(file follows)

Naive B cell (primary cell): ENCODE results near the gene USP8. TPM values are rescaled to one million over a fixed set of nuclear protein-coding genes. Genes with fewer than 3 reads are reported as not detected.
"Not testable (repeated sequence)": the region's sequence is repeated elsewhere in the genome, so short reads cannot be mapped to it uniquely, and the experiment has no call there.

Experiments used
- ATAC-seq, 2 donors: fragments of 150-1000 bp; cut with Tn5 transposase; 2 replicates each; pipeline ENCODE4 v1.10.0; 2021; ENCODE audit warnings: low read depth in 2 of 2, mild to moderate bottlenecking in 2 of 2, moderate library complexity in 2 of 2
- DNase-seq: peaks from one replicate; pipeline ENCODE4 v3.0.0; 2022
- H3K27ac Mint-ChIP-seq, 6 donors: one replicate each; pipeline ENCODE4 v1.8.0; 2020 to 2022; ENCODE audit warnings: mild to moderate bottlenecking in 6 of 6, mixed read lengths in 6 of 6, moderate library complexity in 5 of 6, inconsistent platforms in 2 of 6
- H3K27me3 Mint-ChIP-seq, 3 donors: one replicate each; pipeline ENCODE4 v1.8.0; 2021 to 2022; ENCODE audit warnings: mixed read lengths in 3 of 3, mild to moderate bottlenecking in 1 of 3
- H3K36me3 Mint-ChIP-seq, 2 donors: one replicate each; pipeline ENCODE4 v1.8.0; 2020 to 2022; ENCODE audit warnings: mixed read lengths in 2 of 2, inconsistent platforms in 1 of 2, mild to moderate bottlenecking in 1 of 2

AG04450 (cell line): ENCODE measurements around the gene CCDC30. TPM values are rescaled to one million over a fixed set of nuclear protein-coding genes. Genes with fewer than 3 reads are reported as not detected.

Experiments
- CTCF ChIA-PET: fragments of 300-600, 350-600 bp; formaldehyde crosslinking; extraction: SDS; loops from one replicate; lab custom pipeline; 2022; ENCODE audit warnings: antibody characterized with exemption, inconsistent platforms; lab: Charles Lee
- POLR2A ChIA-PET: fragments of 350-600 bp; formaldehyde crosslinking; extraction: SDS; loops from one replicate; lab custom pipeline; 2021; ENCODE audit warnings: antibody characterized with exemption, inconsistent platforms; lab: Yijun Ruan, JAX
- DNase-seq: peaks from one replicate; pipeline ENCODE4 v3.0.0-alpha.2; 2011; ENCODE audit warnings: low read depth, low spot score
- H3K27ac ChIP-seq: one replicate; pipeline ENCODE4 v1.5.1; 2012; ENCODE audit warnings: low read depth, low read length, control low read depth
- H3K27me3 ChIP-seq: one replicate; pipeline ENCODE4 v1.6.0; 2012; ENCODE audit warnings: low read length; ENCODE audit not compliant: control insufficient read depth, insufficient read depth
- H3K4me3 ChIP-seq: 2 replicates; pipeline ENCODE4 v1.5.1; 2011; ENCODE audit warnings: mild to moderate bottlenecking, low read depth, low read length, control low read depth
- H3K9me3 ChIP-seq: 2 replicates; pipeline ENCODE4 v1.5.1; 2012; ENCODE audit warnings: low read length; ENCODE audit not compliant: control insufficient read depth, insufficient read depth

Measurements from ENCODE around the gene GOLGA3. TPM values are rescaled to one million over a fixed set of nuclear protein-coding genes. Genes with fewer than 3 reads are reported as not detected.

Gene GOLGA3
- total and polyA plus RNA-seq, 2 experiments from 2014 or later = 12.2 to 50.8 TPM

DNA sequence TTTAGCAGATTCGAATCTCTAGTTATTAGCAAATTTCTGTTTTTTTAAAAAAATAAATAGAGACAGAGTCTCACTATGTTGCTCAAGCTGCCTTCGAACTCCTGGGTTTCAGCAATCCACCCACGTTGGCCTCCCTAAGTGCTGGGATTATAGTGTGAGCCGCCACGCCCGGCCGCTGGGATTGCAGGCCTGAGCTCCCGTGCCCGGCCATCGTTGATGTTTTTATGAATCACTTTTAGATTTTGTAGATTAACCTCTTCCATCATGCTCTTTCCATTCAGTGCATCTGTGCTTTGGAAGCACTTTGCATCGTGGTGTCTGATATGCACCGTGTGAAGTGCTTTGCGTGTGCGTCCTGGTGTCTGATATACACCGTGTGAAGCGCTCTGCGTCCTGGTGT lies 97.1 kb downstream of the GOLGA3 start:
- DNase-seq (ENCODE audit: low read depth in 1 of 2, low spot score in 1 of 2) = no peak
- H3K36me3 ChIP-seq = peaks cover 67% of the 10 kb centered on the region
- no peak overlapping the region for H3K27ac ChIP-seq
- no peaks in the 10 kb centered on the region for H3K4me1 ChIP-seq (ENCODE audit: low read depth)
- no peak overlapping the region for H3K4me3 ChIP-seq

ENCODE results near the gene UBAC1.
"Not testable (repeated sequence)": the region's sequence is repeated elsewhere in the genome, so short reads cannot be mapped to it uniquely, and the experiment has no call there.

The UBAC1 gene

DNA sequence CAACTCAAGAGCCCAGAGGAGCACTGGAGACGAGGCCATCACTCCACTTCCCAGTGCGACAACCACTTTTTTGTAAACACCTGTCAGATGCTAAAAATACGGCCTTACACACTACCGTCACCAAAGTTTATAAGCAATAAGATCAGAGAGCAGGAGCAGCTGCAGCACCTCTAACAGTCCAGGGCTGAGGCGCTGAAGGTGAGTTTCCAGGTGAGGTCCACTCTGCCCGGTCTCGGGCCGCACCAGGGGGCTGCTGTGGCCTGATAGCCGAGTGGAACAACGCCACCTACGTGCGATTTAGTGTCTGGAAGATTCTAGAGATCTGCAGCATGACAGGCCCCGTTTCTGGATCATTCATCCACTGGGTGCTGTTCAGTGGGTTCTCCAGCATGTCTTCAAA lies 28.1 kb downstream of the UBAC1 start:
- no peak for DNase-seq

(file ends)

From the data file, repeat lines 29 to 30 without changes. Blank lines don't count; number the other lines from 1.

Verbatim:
The UBAC1 gene

DNA sequence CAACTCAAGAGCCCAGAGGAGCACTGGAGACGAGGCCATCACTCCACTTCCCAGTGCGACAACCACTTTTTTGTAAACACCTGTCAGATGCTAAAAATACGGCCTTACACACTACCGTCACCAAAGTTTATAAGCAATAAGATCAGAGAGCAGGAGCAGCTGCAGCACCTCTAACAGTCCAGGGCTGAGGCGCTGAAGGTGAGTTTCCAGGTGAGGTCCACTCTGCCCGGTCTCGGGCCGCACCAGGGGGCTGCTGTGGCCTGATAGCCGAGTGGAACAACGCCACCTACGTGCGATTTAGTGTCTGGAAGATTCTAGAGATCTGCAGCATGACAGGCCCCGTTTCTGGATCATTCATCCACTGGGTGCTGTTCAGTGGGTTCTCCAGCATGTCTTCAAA lies 28.1 kb downstream of the UBAC1 start: